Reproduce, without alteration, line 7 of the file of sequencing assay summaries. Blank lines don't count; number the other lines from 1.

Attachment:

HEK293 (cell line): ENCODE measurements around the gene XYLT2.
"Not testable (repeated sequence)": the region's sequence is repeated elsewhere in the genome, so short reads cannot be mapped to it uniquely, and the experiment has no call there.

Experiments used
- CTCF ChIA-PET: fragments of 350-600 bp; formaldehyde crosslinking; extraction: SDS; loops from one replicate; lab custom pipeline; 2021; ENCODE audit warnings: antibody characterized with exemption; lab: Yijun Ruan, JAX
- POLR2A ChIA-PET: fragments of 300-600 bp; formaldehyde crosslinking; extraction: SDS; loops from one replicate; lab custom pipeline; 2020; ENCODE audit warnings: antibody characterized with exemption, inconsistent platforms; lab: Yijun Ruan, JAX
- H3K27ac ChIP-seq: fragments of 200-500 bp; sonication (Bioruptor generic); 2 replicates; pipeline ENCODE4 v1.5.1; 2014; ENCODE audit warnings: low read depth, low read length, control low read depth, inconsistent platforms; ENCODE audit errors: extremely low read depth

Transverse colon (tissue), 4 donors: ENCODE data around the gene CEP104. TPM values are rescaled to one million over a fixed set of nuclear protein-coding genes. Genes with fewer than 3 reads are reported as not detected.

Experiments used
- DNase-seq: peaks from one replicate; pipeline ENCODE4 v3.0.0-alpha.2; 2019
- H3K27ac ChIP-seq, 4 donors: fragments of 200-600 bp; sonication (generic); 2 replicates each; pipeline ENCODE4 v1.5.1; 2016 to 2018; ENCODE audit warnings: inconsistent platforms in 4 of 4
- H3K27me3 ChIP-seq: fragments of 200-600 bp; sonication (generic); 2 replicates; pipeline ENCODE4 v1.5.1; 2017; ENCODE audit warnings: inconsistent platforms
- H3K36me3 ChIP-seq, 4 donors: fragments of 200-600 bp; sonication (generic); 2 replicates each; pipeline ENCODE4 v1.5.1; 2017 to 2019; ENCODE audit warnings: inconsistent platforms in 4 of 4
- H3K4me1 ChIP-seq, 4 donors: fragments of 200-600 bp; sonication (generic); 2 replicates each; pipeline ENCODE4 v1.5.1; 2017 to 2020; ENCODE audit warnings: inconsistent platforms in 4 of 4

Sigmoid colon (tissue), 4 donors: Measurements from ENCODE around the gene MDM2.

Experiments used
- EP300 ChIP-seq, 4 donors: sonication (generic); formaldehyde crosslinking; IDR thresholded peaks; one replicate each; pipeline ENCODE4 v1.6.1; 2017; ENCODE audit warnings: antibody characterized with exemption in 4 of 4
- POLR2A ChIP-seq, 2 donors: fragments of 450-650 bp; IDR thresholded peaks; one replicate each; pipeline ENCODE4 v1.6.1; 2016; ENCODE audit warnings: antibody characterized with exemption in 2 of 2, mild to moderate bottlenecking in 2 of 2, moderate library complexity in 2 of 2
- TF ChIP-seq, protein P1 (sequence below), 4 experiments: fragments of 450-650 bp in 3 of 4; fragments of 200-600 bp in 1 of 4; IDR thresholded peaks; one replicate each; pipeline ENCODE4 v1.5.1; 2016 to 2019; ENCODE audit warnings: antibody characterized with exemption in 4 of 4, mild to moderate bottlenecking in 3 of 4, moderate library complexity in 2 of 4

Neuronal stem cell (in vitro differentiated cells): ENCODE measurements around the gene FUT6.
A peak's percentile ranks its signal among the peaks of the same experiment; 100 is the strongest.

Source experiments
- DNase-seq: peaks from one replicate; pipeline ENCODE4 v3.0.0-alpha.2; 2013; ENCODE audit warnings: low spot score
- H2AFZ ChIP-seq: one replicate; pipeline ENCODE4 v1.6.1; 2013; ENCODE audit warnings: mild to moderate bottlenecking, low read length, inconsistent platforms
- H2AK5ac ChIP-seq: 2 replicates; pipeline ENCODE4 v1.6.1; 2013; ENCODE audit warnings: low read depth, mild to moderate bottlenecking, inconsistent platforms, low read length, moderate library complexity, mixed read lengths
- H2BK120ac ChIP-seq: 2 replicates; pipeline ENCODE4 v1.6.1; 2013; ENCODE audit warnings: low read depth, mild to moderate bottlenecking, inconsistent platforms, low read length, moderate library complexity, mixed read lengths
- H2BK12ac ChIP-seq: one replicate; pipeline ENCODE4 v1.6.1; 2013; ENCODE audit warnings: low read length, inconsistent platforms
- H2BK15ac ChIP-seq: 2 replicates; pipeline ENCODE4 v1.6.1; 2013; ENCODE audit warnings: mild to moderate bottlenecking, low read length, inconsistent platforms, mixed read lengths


Transverse colon (tissue), 4 donors: ENCODE data around the gene CEP104. TPM values are rescaled to one million over a fixed set of nuclear protein-coding genes. Genes with fewer than 3 reads are reported as not detected.